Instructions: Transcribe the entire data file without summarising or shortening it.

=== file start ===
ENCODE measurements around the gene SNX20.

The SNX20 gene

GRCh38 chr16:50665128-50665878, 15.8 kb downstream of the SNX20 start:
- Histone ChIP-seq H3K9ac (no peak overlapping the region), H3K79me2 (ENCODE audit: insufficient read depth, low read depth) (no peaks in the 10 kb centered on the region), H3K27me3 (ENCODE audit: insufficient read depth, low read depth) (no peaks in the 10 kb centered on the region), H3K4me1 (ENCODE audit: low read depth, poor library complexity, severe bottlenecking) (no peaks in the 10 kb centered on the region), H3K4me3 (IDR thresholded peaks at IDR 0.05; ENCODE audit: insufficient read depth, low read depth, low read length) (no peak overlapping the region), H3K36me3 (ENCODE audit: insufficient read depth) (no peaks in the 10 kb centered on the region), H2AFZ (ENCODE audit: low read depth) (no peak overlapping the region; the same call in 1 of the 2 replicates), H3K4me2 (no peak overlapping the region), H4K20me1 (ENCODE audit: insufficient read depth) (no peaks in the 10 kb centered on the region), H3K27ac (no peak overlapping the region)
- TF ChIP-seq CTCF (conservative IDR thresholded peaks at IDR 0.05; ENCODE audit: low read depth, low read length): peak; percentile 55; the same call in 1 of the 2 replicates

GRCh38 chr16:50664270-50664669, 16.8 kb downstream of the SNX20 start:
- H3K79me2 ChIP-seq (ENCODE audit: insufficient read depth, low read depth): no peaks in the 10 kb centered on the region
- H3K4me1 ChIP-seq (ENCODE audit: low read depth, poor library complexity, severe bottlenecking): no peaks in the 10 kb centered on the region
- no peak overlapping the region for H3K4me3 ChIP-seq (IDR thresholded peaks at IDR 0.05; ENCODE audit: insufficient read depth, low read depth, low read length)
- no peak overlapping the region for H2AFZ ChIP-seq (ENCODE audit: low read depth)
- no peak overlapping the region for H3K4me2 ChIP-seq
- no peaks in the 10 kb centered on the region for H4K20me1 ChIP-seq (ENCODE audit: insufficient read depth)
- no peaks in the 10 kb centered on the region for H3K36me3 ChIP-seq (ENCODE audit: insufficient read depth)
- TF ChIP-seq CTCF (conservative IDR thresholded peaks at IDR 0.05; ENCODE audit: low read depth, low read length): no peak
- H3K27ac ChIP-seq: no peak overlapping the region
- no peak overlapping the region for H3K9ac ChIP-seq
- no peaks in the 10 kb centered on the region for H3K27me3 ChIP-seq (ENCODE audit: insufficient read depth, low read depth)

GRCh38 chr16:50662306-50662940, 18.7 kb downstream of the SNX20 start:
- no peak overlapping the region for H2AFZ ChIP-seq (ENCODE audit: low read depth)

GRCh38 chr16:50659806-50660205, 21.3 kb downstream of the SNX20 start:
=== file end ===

ENCODE measurements around the gene SNX20.

The SNX20 gene

GRCh38 chr16:50665128-50665878, 15.8 kb downstream of the SNX20 start:
- Histone ChIP-seq H3K9ac (no peak overlapping the region), H3K79me2 (ENCODE audit: insufficient read depth, low read depth) (no peaks in the 10 kb centered on the region), H3K27me3 (ENCODE audit: insufficient read depth, low read depth) (no peaks in the 10 kb centered on the region), H3K4me1 (ENCODE audit: low read depth, poor library complexity, severe bottlenecking) (no peaks in the 10 kb centered on the region), H3K4me3 (IDR thresholded peaks at IDR 0.05; ENCODE audit: insufficient read depth, low read depth, low read length) (no peak overlapping the region), H3K36me3 (ENCODE audit: insufficient read depth) (no peaks in the 10 kb centered on the region), H2AFZ (ENCODE audit: low read depth) (no peak overlapping the region; the same call in 1 of the 2 replicates), H3K4me2 (no peak overlapping the region), H4K20me1 (ENCODE audit: insufficient read depth) (no peaks in the 10 kb centered on the region), H3K27ac (no peak overlapping the region)
- TF ChIP-seq CTCF (conservative IDR thresholded peaks at IDR 0.05; ENCODE audit: low read depth, low read length): peak; percentile 55; the same call in 1 of the 2 replicates

GRCh38 chr16:50664270-50664669, 16.8 kb downstream of the SNX20 start:
- H3K79me2 ChIP-seq (ENCODE audit: insufficient read depth, low read depth): no peaks in the 10 kb centered on the region
- H3K4me1 ChIP-seq (ENCODE audit: low read depth, poor library complexity, severe bottlenecking): no peaks in the 10 kb centered on the region
- no peak overlapping the region for H3K4me3 ChIP-seq (IDR thresholded peaks at IDR 0.05; ENCODE audit: insufficient read depth, low read depth, low read length)
- no peak overlapping the region for H2AFZ ChIP-seq (ENCODE audit: low read depth)
- no peak overlapping the region for H3K4me2 ChIP-seq
- no peaks in the 10 kb centered on the region for H4K20me1 ChIP-seq (ENCODE audit: insufficient read depth)
- no peaks in the 10 kb centered on the region for H3K36me3 ChIP-seq (ENCODE audit: insufficient read depth)
- TF ChIP-seq CTCF (conservative IDR thresholded peaks at IDR 0.05; ENCODE audit: low read depth, low read length): no peak
- H3K27ac ChIP-seq: no peak overlapping the region
- no peak overlapping the region for H3K9ac ChIP-seq
- no peaks in the 10 kb centered on the region for H3K27me3 ChIP-seq (ENCODE audit: insufficient read depth, low read depth)

GRCh38 chr16:50662306-50662940, 18.7 kb downstream of the SNX20 start:
- no peak overlapping the region for H2AFZ ChIP-seq (ENCODE audit: low read depth)

GRCh38 chr16:50659806-50660205, 21.3 kb downstream of the SNX20 start: